Scions of Britain — The Love of English Cars
by Brian R. Sheridan
Most people might be offended at being called an S.O.B. However, the term is one of pride and enjoyment for one local group of car enthusiasts. S.O.B. stands for Scions of Britain, a club comprised of British car owners who love tooling around Erie’s roadways.
“When we drive these cars around, we always get beeps from other drivers, or a thumbs-up. I don’t think I have a big ego, but my car is my ego trip,” says Dale Kallenbach, organizer of the 21st Annual British Car Gathering held every summer in Waterford Park.
This year’s show attracted dozens of British cars of all makes and models, all of them classics. Many of them rare, including a 1955 Bentley and a 1979 Panther Lima. S.O.B. members own Jaguars, MGs, Austin-Healys and Triumphs. A number of the owners have won awards for their cars at auto shows. Often, the garage of a member contains more than just one vintage British car.
“Normally you can’t get just one,” Kallenbach says. “You usually find two or three in a garage because they will find something better and try to fix it up. It is an investment like the stock market. But it’s a whole lot more fun.” One of the club’s members even built an extra garage on his new house to store his Jaguar XKE, Jaguar sedan XJ8L and MG TD.
The S.O.B. started nearly 25 years ago when British car enthusiasts Joe and Karen Mazur, of Waterford, and Ben Green, of Union City, met while driving around Presque Isle. They thought it would be fun to find other British car owners. Two years later, the first gathering occurred in Waterford Square. The meeting location reflected the club’s roots because the park features one of the few George Washington statues in America where he is wearing his British officer’s uniform. It also has plenty of parking.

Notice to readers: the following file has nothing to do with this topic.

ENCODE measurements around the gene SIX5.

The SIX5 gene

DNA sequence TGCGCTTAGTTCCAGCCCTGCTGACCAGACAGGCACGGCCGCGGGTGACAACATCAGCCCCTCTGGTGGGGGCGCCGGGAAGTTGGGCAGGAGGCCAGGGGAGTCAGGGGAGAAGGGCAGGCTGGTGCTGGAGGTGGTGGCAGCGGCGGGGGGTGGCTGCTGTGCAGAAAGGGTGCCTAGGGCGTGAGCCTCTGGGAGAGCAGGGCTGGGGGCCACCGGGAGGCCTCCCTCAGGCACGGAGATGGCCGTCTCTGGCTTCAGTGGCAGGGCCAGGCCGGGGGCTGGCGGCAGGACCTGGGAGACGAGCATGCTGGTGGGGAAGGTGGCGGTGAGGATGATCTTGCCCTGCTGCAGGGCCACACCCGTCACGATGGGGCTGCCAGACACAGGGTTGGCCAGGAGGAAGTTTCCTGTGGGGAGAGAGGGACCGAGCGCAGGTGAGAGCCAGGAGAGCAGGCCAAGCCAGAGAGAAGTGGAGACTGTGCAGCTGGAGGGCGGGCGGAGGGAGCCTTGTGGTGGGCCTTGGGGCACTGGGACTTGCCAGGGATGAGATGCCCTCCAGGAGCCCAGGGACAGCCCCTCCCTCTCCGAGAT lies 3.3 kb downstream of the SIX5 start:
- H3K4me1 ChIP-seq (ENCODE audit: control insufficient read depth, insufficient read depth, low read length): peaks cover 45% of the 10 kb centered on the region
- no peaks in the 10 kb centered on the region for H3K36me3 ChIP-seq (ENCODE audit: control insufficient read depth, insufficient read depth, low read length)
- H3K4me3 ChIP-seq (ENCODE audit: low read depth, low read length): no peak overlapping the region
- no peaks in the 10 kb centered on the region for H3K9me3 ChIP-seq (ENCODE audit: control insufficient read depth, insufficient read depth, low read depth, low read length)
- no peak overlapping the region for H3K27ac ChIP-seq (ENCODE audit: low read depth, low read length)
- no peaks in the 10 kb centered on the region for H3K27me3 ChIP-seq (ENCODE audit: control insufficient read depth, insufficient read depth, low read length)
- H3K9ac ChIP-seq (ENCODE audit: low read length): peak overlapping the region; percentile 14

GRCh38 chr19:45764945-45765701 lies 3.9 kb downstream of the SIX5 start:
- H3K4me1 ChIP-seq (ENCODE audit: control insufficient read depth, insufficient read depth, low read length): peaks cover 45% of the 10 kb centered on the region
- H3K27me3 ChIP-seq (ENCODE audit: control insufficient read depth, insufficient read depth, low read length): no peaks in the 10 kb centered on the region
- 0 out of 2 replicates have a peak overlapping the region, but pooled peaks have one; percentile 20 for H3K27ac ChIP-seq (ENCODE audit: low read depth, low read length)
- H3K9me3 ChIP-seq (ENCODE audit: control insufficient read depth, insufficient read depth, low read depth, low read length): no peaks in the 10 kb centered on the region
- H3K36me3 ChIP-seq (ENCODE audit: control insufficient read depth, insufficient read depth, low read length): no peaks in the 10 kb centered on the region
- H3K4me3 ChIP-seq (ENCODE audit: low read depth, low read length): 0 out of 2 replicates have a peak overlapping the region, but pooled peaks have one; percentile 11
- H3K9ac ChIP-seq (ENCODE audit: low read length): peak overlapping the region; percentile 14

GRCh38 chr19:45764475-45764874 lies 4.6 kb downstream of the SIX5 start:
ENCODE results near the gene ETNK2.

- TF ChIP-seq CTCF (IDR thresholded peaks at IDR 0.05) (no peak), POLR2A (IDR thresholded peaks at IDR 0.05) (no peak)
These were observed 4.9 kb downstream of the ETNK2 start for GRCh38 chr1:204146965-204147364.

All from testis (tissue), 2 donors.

“We are just a fun-loving club,” says longtime member John Welsbacher, the owner of a classic Jaguar sedan. “There are no fees or dues. You just have to own a British car.”
The club meets on the third Thursday of each month (except December), at Jake’s on the Park in Waterford. They also take Sunday drives to interesting landmarks and historic sites in the area.
“Our last run was a guided tour of area cemeteries. We had 19 cars show up and we stopped to see different grave sites. One year, we drove down to Kinzua Dam for a picnic. Usually, we can go about 150–175 miles round trip on a Sunday afternoon drive,” Kallenbach says.
The thrill of driving one of these classic British cars isn’t in the speed. Many of them aren’t very fast. They weren’t designed for the speed of American highways, but for the smaller, narrower back roads of English villages. What makes these cars so special is their styling. Frank Juhasz, the owner of a fully restored Bentley and a pristine 1986 Rolls-Royce, compares their design to groundbreaking architecture.
“Their design comes close to breaking rules of architecture. It mixes masculine and feminine lines together. The manufacturers were masters of design when they figured out ways that the feminine lines would not interfere with the masculine lines. If you look at the gorgeous curved fenders and tapered doors, it plays against the masculine design of the automobile. That’s the beauty. Just so many wonderfully designed masterpieces,” Juhasz enthuses.
The British cars are also fun for the gear heads who enjoy tinkering with motors. In fact, it would be helpful to understand how to repair these sometimes temperamental automobiles.
“I like English cars,” says Marvin Lockwood, of Fairview, “Because I can work on them myself.” Lockwood owns a rare 1979 Panther Lima. “I have a lot of fun with it. There are no electronics to them — they are all mechanical. It is pretty simple working on them and parts are easily available online.”
While they may be easy to work on, you can still easily spend many, many hours — and dollars — fixing up the cars, especially if you want them restored to their original grandeur. When Juhasz bought his Bentley, it needed work after being neglected for decades. He says the leather interior, for instance, was a disaster.
“I can’t even begin to think about how many hours I put into that car,” he says. “You have the highest quality material but you need to spend hundreds of hours treating the leather and bringing it back to soft condition. It would cost $25,000 to re-leather the car. And the leather was in perfect shape — it just needed work.”
American servicemen shipped the first British cars to American shores after discovering the fun of driving them while stationed in England during World War II. Today, the Scions of Britain keep that tradition alive on local roadways. The vintage British cars may not have the power of American muscle cars, the reliability of Japanese cars, or the engineering of German cars, but for what they lack in those areas, they make up for in personality, style and fun.
Originally published at www.goerie.com on October 27, 2013.